There is something powerful about collective energy. It is the reason we love to go to live concerts in the summer. The beer is awful, the sound system sucks, but the sensation of being swept away with thousands of other people to the tune of a favorite song is magical. While concerts are lovely for the soul, the raw power of revolution and collective energy is all over the news right now -- and changing the world as we know it in a matter of days instead of years.
The little spark of political uprising in Tunisia spurned the "Revolution 2.0" of Egypt, and is now raging with the current surge to bring down Gaddafi. Union workers are standing up, rallies on state capitol steps are supporting the causes from other states. Is there a call in you to join a rising tide?
What is the magic behind creating a movement? Michelle Price, a colleague of mine, shared a gem of a video that offers a graduate level course in leadership by simply observing a mundane scene from a summer day in a park. One guy starts dancing, and it becomes a lesson in how to create a movement in three minutes from start to finish -- starting with one lone nut doing a jig, and evolving into a full-fledged Woodstock style jam session.
Essentially, a movement rerquires four distinct profiles. Let's check them out, and see if you recognize yourself in any of the categories.
The Leader has the original idea, the driving passion and the guts to stand alone and look ridiculous. In this case, the leader would never have dreamed the entire park would shortly be joining him -- he just felt like dancing! If a calling is within you, dance! Not answering the call is a much greater tragedy. The world needs more "lone nuts" who dare to stand up and try something new. Of course, lone nuts have to realize that most people have no idea what they are talking about, and are not going to follow them directly -- not yet, that is.
The Lone Follower, after watching the crazy dude at the park flapping around like a chicken, is the second guy who comes along and starts dancing, too. He hears the call, gets the vision and is compelled to bring it to the world. With joy, the leader welcomes him in, and opens up space as an equal. The Lone Follower is truly the most under-appreciated role in leadership. He validates the leader's vision, and offers a bridge for the world to follow. If the leader is willing to work in partnership, magic is right around the corner.
The Second Follower is the Pied Piper of the masses, the "connector" or the "sales guy" who knows how to get the message out and make it a party! As soon as the third guy starts shaking his booty and flapping his arms, we have a "happening." The second follower officially begins the movement and is the honey for the bees. The masses want to follow a trend, not start one, and the second follower is the every day Joe. He is the one the masses trust is "just like them" and makes it safe to jump in.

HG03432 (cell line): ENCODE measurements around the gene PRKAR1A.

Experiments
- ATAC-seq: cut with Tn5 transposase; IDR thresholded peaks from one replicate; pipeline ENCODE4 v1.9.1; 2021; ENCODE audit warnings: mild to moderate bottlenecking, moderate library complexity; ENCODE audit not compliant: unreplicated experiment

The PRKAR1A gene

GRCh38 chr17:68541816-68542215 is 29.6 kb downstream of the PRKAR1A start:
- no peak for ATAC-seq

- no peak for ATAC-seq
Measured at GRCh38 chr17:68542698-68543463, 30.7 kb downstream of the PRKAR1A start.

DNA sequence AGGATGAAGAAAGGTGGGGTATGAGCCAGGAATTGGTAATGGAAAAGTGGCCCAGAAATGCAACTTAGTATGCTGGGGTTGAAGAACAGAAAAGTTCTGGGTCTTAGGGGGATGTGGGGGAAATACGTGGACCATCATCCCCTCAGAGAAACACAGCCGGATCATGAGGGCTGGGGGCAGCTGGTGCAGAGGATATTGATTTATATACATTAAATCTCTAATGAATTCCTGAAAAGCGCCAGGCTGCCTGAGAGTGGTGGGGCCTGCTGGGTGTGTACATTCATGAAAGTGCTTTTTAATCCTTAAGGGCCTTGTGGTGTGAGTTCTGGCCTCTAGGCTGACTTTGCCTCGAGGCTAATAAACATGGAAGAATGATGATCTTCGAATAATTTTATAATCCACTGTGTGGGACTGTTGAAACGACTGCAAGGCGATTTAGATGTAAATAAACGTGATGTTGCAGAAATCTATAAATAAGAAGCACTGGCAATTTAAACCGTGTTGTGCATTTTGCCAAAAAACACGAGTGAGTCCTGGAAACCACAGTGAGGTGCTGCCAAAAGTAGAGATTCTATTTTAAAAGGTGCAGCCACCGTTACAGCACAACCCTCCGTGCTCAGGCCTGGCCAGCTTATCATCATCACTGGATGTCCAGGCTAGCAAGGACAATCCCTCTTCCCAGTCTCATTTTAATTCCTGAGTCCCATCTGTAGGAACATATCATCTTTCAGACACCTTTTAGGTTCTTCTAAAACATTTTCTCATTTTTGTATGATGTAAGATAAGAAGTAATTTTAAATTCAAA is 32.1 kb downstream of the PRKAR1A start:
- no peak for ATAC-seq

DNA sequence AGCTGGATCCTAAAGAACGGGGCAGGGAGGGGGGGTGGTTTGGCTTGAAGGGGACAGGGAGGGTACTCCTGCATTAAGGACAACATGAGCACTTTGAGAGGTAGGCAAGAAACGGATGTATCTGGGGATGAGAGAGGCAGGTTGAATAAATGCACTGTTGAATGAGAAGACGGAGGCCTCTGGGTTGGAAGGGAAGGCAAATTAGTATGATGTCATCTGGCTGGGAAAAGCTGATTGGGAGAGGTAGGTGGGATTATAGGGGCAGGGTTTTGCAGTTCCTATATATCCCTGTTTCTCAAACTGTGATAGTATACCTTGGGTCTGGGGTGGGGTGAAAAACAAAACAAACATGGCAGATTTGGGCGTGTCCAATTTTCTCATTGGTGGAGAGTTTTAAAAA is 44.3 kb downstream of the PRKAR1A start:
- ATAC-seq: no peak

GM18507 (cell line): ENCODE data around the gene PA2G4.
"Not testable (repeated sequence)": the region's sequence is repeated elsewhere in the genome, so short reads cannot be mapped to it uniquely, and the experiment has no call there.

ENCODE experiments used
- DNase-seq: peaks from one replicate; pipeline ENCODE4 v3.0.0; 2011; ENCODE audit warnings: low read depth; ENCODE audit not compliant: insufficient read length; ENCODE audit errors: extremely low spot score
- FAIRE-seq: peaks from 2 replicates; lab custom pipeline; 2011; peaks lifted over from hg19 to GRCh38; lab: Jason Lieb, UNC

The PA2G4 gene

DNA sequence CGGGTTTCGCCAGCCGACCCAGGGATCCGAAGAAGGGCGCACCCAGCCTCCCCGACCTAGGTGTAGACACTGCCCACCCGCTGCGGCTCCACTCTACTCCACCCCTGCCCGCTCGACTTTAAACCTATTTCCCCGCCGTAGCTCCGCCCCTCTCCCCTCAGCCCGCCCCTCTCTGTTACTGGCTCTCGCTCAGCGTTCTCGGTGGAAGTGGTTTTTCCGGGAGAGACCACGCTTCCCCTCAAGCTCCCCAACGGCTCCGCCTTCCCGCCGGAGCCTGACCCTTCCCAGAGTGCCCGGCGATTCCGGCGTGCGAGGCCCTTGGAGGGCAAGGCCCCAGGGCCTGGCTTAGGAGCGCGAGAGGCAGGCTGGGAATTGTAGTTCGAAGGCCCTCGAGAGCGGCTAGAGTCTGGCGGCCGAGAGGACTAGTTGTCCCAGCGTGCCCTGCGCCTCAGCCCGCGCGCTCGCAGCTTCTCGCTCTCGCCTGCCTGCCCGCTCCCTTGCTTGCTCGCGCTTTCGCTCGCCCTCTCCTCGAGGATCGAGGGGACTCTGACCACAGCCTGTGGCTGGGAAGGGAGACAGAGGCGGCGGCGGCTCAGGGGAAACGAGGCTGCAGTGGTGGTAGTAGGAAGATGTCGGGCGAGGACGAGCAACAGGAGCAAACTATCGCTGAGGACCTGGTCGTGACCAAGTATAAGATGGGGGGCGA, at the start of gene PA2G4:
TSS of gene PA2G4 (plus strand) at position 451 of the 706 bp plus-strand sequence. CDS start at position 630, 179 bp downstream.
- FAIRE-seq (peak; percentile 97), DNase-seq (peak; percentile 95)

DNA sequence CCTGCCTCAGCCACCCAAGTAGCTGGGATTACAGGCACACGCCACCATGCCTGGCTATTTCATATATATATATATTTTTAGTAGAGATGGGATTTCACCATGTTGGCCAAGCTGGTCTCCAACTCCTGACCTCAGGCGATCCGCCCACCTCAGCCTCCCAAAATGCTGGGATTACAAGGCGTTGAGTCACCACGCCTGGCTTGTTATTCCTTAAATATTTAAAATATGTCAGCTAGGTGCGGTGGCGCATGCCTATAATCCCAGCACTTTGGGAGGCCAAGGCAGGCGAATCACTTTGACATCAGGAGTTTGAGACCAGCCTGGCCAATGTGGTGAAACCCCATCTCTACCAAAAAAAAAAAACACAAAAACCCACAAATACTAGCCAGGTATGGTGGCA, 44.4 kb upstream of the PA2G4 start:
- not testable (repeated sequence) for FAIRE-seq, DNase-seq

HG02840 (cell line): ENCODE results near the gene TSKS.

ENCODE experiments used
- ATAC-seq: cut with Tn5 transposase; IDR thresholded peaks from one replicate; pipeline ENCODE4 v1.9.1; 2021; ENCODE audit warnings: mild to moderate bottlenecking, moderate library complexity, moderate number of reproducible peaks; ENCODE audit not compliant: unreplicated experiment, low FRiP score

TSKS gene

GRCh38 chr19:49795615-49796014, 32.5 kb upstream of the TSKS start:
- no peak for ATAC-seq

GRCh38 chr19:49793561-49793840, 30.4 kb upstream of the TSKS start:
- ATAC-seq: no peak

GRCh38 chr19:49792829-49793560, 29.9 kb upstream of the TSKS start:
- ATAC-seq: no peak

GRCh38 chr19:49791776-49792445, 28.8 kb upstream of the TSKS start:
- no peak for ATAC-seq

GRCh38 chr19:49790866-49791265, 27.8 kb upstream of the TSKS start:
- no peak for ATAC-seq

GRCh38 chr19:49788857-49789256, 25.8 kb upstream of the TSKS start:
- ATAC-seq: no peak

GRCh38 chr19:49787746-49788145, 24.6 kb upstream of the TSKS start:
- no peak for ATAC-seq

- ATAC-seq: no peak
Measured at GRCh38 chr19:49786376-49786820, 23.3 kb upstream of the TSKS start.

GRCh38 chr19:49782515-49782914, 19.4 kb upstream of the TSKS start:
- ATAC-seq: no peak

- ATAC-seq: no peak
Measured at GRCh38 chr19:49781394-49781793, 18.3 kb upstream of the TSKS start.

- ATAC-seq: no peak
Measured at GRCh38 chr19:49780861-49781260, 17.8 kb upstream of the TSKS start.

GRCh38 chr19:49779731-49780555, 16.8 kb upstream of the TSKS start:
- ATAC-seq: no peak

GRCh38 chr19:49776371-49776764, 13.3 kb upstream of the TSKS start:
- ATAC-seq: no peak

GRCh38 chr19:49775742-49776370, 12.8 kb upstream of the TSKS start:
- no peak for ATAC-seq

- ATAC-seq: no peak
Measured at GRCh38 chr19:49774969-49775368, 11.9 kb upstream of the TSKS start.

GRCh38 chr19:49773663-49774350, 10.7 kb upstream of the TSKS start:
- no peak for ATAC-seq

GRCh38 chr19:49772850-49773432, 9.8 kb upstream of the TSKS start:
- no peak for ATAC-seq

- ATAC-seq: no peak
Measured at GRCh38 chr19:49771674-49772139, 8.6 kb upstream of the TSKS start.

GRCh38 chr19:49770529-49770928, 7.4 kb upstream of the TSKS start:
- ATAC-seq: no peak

Even though the lone nut leader has been flapping his arms all along, it was too risky for the masses to jump in. New followers will more readily emulate every day folk who show that there is no reason to stay on the fence any longer -- dancing is fun! Most people do not want to stand out and risk being ridiculed, and any good movement must remember this.
The Snooze-or-Lose Follower is a person who still doesn't have a cell phone, and is always the last one to climb on board a new movement or trend. Eventually, the last people at the park sitting around and watching look like wall flower dorks if they don't join the party. The snooze-or-lose followers will step in, just at the point when there is a greater risk not to participate. I am a total snooze-or-lose follower when it comes to Twitter. As I wrote in a previous post, the blogging community is a movement that rocks -- but you better have your social networking manners!
So, dear HuffPost readers, are you a lone nut, a lone follower, a second follower/connector or a snooze-or-lose follower? Each has a most important role to play. How does it feel when you are asked to play a different role than you are accustomed to? How is the collective energy of the moment affecting you? I would love to hear in the comment box below.
This coming March, a movement is happening to honor the past one hundred years of women's growth for International Women's Day on March 8th. Madeleine Marentette, founder of Grail Springs Spa and Retreat Center, decided to dance her own jig in a park and host a conference call-style event that is free to the public, called "100 Women of Destiny: From Suffragette to Social Networker." She is offering a platform to have intimate conversations with thought leaders from Marianne Williamson to London's Secret Millionaire, and a live feed with women leaders in Mombasa, Kenya.
Check it out, and I will be reflecting on the past 100 years of milestones in the next few blogs. For weekly updates of this post, click on 'Become a Fan' at the top, or follow me on Facebook or Twitter.
Follow Kari Henley on Twitter: www.twitter.com/karihenley